Rehab 4 Addiction

If you crave alcohol, it’s likely you are showing signs of alcoholism. However, not everybody who craves alcohol will be alcohol dependent.

Alcohol is both physically and psychologically addictive, and to be considered ‘alcohol dependent’, you really need to experience both physical and psychological symptoms when alcohol is withdrawn.

Cravings are essentially psychological withdrawal symptoms. Cravings for alcohol mean you will experience discomfort unless you begin to drink alcohol. Those who suffer from alcoholism will experience powerful and overwhelming cravings, whilst others may only crave alcohol at the weekend.

Those experiencing alcoholism will crave alcohol even after they have drunk 2-3 drinks. This is one reason why those suffering from alcoholism will drink what many people consider to be an unreasonable amount of alcohol.

Alcohol cravings may be described as an obsession in action. Once a person experiencing alcohol dependency consumes the first drink of the day, he or she is then obsessed with drinking another and then another alcoholic drink.

Alcohol cravings are the major reason why those experiencing alcoholism must accept the fact that the only effective way to control their drinking is to drink no alcohol at all.

Can naltrexone reduce cravings

One drug that’s been used to effectively reduce alcohol cravings is naltrexone. Naltrexone is also used to reduce opiate cravings. Naltrexone attaches itself to brain receptors that are stimulated by alcohol. Naltrexone inhibits these receptors, and fools the body into thinking that alcohol is being consumed.

Naltrexone was initially introduced as a means of helping people moderate their alcohol consumption. Naltrexone is effective at helping non-alcoholics limit their amount of alcohol they consume during a night out on the town, but, alas, naltrexone is ineffective when it comes to treating alcoholism.

Why is this so? Perhaps because the obsession to consume alcohol felt by those who are alcohol dependent is far too difficult to overcome simply by consuming naltrexone.

Naltrexone must be consumed 2-3 hours before drinking begins. However, those who are alcohol dependent often do not have this amount of time to wait because of powerful cravings.

Other ways to overcome alcohol cravings

If you suffer from alcoholism, a safe way to overcome cravings is to undergo a medically assisted detox at a rehab clinic. Residential rehab means you are removed from your drinking environment. This is advantageous because it means you will be removed from addiction triggers that enable cravings.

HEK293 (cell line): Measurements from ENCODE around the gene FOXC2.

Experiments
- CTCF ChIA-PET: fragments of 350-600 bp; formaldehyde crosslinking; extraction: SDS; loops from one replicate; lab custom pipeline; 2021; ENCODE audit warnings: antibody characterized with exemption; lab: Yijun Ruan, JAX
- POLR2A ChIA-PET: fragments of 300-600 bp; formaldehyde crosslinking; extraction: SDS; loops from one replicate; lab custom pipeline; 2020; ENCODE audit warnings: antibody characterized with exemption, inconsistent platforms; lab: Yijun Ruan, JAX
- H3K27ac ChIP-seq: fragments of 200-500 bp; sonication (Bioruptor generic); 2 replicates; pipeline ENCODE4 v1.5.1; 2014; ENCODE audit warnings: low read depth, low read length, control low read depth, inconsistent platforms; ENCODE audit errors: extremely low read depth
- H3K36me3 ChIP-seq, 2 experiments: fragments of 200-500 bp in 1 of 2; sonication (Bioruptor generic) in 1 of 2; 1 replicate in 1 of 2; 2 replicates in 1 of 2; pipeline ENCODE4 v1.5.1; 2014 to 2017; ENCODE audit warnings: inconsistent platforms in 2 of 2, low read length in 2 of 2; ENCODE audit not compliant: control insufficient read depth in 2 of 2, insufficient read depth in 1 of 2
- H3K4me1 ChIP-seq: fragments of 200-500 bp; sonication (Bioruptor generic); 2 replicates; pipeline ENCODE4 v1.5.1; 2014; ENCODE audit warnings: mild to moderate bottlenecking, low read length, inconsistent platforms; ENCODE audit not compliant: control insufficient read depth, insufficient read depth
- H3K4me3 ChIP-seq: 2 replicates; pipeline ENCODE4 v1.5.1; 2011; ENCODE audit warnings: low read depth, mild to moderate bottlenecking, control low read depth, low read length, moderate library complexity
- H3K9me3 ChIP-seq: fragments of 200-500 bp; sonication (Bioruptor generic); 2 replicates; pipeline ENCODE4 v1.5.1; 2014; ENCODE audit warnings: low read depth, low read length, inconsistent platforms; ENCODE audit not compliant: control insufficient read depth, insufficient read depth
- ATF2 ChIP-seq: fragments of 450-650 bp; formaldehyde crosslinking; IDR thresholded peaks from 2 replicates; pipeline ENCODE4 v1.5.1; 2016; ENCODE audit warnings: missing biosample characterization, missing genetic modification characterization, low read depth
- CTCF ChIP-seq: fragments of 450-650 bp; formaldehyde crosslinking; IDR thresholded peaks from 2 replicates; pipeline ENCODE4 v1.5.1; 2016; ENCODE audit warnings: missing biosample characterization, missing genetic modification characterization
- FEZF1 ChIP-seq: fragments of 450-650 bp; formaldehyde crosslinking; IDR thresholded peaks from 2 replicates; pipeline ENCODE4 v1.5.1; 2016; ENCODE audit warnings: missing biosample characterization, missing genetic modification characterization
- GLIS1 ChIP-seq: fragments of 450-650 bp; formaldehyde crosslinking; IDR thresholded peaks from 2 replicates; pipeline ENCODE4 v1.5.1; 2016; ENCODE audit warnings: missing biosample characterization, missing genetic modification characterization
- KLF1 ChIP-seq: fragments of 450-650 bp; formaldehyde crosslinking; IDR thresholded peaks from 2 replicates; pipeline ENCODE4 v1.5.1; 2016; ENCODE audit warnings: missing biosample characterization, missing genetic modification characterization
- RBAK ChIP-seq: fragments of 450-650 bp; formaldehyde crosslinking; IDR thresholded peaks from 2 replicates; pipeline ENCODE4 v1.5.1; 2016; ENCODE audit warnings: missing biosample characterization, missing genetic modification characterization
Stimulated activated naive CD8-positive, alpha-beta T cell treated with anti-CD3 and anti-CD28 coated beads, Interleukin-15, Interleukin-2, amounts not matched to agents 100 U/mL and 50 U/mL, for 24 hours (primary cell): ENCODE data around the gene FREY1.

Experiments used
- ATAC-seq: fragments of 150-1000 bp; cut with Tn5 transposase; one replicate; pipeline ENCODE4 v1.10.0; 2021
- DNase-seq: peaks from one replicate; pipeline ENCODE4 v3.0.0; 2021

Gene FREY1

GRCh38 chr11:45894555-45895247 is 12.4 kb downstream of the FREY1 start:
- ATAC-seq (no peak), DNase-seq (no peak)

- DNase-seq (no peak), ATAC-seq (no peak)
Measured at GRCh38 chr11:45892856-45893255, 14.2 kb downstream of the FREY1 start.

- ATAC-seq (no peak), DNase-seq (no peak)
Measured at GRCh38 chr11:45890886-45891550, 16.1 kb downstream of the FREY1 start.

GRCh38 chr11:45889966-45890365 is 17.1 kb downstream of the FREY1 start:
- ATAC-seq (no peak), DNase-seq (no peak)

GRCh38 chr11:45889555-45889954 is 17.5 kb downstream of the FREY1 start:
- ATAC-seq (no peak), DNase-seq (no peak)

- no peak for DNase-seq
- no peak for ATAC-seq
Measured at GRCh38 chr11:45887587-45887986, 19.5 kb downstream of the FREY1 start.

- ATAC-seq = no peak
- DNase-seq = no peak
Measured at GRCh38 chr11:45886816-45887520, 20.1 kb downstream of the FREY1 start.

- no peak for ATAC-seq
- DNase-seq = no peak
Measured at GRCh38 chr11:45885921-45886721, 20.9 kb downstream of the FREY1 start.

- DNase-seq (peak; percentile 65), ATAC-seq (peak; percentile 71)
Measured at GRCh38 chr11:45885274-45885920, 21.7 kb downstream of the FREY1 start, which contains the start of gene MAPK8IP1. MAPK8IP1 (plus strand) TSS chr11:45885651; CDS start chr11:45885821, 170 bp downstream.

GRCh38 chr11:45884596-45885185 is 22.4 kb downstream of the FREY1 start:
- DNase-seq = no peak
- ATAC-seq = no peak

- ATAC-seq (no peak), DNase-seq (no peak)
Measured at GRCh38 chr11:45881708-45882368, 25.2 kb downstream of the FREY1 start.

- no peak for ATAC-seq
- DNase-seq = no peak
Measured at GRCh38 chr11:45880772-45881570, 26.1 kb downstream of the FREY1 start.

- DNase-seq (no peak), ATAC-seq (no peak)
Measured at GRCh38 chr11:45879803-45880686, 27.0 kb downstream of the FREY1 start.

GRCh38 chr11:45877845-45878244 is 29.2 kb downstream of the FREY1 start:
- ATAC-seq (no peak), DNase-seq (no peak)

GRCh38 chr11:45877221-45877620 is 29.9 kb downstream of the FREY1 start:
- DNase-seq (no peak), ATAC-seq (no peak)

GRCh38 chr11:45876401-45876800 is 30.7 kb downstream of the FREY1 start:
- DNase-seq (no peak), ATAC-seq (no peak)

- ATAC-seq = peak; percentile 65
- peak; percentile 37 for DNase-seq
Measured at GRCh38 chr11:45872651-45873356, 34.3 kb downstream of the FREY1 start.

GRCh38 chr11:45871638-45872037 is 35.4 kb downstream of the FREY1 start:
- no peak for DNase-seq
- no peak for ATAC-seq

During your detox, you will also be given mild sedatives. These sedatives effectively blank out alcohol cravings. Once the detox process is complete, you will then be armed with the mental skills to sustain your recovery.

Once you leave rehab, you will undoubtedly begin to experience alcohol cravings. However, you will have been given the skills to cope without giving in to these cravings. You will also be introduced to the 12-step programme. Working through the 12-steps over a 6-month period is a highly effective way to sustain your recovery.

During your rehab programme, you will also discover all of your addiction triggers. These triggers fuel cravings. By becoming consciously aware of your addiction triggers, you pave the way to developing effective strategies to either cope with or avoid these triggers.

Getting help today

Rehab 4 Addiction is a specialist helpline set up to help those who are effective by alcoholism. Because alcoholism is a physical addiction, it’s important to undertake a detox with medical supervision. This level of care is offered at an alcohol rehab clinic.

If you wish to locate rehab clinics in your local area, contact our helpline today on 0800 140 4690.


Boris is our editor-in-chief at Rehab 4 Addiction. Boris is an addiction expert with more than 20 years in the field.  His expertise covers a broad of topics relating to addiction, rehab and recovery. Boris is an addiction therapist and assists in the alcohol detox and rehab process. Boris has been featured on a variety of websites, including the BBC, Verywell Mind and Healthline.